Arguably, the single most important issue facing the 21st century is the impeding energy crisis. Continued use of petroleum sourced fuels is widely recognized as unsustainable because of depleting supplies and the contribution of these fuels to the accumulation of CO2 in the environment. Renewable, C neutral, transport fuels are needed for environmental and economic sustainability. Biodiesel derived from oil crops (e.g., corn, soy beans, sunflowers) is a potential renewable and carbon neutral alternative to petroleum fuels but none of these oil crops will satisfy even a small fraction of the existing demand for transport fuels. Microalgae appear to best suited to meeting the global demand for transport fuels given they can produce 3500 gallons (with some estimates as high as 15,000 gallons) of oil annually per acre.
Microalgae convert CO2 to biofuels, foods, feeds and high-value bioactives on a small foot print, are more cost efficient (fertilizer, shipping) and environmental friendly (uses waste water, CO2 from power plants). Many species are rich in oil (20–50% of dry biomass) and grow rapidly (double their biomass within 24 h). An estimated <10% of the total U.S. cropping area would be sufficient for producing algal biomass to satisfy current transport fuel needs. While the idea of using microalgae as a source of fuel is not new, it is now being taken seriously because of the escalating price of petroleum (>$100 barrel) and, more significantly, the emerging concern about global warming that is associated with burning fossil fuels.
The goal of the work at TAMUG is to identify microalgae and growth conditions that provide for the biosynthesis of long chain hydrocarbons with the greatest biofuel potential. This work is being conducted in conjunction with faculty, staff and students at the various Texas Agrilife Research facilities across this state: College Station, Pecos, Lubbock, Corpus Christi (http://agriliferesearch.tamu.edu/topics/crops-plants/bioenergy/). Numerous teams are working to a common goal by addressing this issue including, but not limited to, those focused on large scale processes, harvesting, digestion and economical assessments.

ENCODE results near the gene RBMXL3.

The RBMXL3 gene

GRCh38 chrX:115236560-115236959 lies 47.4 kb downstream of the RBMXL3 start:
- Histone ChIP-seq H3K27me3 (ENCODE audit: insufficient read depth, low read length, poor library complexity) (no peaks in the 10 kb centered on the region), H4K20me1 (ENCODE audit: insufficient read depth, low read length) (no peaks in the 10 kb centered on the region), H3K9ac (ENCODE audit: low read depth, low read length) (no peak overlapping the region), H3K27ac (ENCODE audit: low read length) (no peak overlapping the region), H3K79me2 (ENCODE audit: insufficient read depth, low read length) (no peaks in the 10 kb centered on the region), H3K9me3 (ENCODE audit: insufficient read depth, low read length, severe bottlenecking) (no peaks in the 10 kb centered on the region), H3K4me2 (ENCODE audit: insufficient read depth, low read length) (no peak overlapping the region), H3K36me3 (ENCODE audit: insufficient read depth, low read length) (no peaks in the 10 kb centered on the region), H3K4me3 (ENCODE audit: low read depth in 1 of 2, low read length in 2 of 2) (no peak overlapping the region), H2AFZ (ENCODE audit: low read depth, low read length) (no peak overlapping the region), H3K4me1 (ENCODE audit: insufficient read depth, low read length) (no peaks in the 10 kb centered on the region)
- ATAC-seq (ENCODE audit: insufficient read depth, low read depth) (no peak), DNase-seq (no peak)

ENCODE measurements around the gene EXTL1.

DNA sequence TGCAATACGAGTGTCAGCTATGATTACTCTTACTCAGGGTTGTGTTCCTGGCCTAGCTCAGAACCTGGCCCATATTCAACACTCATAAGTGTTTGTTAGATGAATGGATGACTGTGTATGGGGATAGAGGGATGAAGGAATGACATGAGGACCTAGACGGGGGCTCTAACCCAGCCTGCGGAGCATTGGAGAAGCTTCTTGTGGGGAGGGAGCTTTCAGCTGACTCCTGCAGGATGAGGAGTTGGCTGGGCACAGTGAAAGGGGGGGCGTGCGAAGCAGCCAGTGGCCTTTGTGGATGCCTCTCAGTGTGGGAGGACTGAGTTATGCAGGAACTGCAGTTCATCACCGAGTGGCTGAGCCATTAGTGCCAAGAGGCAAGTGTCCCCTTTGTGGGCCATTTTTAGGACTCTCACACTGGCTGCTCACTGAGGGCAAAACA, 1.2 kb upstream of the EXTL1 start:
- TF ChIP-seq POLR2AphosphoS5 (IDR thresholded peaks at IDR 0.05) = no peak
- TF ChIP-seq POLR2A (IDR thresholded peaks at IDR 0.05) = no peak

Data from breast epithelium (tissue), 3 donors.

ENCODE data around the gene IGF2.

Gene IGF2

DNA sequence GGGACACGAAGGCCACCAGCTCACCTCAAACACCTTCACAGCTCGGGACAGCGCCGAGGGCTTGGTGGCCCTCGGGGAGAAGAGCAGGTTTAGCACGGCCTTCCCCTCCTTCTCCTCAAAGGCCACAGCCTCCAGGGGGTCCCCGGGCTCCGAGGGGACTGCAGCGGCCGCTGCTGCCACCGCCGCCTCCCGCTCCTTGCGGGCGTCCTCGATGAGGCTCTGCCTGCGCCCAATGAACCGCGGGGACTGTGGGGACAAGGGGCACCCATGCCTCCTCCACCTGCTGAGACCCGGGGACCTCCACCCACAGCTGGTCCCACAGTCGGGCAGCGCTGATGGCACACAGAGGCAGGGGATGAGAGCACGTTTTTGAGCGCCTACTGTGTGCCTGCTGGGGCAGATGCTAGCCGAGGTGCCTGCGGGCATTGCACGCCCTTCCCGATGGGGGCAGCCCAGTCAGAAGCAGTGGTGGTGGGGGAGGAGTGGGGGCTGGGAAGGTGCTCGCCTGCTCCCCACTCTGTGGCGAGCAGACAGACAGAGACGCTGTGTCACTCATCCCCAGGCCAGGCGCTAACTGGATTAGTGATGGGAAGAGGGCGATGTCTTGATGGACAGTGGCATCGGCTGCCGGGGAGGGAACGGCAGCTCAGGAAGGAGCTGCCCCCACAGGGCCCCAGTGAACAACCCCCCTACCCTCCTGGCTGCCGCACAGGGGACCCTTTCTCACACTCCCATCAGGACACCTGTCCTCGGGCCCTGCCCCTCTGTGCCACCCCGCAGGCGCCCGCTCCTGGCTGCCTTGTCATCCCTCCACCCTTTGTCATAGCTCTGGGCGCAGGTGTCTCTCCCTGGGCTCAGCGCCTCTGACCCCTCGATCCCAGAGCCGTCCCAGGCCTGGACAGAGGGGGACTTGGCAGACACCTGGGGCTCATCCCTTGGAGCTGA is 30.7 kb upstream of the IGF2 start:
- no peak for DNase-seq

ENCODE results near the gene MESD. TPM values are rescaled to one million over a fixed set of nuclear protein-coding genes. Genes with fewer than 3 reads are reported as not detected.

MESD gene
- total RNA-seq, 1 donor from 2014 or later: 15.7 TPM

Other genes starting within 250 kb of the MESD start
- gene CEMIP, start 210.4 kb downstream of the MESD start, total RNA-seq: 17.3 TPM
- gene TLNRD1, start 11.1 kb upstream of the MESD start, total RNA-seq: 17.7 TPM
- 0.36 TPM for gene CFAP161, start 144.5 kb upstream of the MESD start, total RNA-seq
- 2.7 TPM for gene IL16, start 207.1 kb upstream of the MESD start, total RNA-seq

Some recent publications:
Chagoya, J.C., Brown, J., Gomez, S.M., Zhang, J., Jiang, Y., Laverty, K., Brown, L., Quigg, A. and Burow, M. D. 2014 Media Optimization and Lipid Formation of Two Native Diatoms for Cultivation in the Southwest Texas Desert. Journal of Applied Phycology. DOI 10.1007/s10811-014-0238-1
Jiang, Y., Laverty, K.S., Brown, J., Nunez, M., Brown, L., Chagoya, J., Burow, M. and Quigg, A. 2014 Effects of fluctuating temperature and silicate supply on the growth, biochemical composition and lipid accumulation of Nitzschia sp. Bioresource Technology 154: 336–344.
Jiang, Y., Yoshida, T.*, and Quigg, A. 2012. Photosynthetic performance, lipid production and biomass composition in response to nitrogen limitation in marine microalgae. Plant Physiology and Biochemistry. 54: 70-77. *NSF REU student
Nunez, M. and Quigg, A. 2016 Changes in growth and composition of the marine microalgae Phaeodactylum tricornutum and Nannochloropsis salina in response to changing sodium bicarbonate concentrations. Journal Applied Phycology. DOI: 10.1007/s10811-015-0746-7.
Jiang, Y., Nunez, M., Laverty, K.S., and Quigg, A. 2015 Coupled effect of silicate and nickel on the growth and lipid production. Journal of Applied Phycology. 27: 1137-1148. DOI:10.1007/s10811-014-0412-5
Jiang, Y., Laverty, K.S., Brown, J., Brown, L., Chagoya, J., Burow, M. and Quigg, A. 2015 Effect of silicate limitation on growth, cell composition and lipid production of three native diatoms to Southwest Texas desert. Journal of Applied Phycology. 27: 1433-1442. DOI: 10.1007/s10811-014-0463-7